[Python-ideas] More classical for-loop
steve at pearwood.info
Sun Feb 19 06:29:52 EST 2017
On Sun, Feb 19, 2017 at 03:58:56AM +0100, Mikhail V wrote:
> Right after that however, pure physics comes in play.
> So memorizing a visual pattern happens in some minutes
> of active reading, but further reading lasts "till final victory".
You think that learning to read is "pure physics". That's very ignorant
of physiology, neuroscience and pedagogy.
> Nevertherless, the language that uses more
> reading-effective patterns, in physical sense,
> will be superior to the language that uses "meaningful"
> words but which are optically bad,e.g. "all" or "through".
> And with all respect, "in" happens to be one.
You think that "in" is "optically bad" and "over" is "optically good".
Please tell us the optics formula used to determine the optical
"goodness" and "badness" of a word. I want to see this physics formula
that tells us how good or bad a word is "optically", and I want to know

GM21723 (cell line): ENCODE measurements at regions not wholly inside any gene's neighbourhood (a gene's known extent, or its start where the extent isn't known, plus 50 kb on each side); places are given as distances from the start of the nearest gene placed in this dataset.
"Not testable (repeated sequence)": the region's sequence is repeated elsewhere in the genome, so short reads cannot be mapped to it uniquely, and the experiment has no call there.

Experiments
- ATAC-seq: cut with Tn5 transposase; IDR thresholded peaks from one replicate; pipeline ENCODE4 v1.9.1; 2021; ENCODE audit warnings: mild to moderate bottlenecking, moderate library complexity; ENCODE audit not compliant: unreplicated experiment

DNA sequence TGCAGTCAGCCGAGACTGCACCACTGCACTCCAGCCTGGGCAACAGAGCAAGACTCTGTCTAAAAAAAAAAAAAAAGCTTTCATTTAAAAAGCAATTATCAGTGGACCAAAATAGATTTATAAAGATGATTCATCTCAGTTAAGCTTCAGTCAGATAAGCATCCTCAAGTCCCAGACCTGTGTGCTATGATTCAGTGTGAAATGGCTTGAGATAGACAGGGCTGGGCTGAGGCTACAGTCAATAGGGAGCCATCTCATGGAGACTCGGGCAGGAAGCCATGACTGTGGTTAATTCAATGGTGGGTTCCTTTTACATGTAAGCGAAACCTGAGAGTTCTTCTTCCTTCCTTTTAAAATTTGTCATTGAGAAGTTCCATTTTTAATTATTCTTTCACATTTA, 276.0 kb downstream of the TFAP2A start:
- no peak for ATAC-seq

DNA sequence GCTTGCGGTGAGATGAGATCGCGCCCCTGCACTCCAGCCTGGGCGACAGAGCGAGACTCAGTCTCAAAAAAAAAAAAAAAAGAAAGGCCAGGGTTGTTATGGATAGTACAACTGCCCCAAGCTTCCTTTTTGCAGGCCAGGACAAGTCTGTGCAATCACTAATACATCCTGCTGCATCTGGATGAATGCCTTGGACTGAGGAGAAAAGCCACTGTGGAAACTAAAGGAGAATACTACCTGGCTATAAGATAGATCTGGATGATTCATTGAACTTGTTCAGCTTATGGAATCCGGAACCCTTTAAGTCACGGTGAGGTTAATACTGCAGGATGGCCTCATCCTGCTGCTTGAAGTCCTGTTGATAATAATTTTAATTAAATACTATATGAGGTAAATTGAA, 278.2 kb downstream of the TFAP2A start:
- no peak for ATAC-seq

the names of at least a dozen widely available text books that teach
about this theory of the optical goodness and badness of words.
I want to know who discovered this formula, where it has been published
for peer-review by other scientists, and what evidence exists that the
formula is factually correct.
Unless you do all that, don't bother responding. Your personal opinion
about the optical properties of words is not a fact, and we aren't
interested. Go start a blog and write about it there for people who care
about your theories, and stop wasting our time here.
The purpose of this mailing list is to improve the Python language, not
to make it match your pseudo-scientific fantasies. There is absolutely
no chance that the "in" keyword is going to be replaced by "over". Zero.
None. абсолю́тный ноль.
This is the last I have to say about this proposal. Don't bother
responding to argue, I'm not listening, and I doubt anyone else is
either. This proposal is dead in the water, its not going anywhere.
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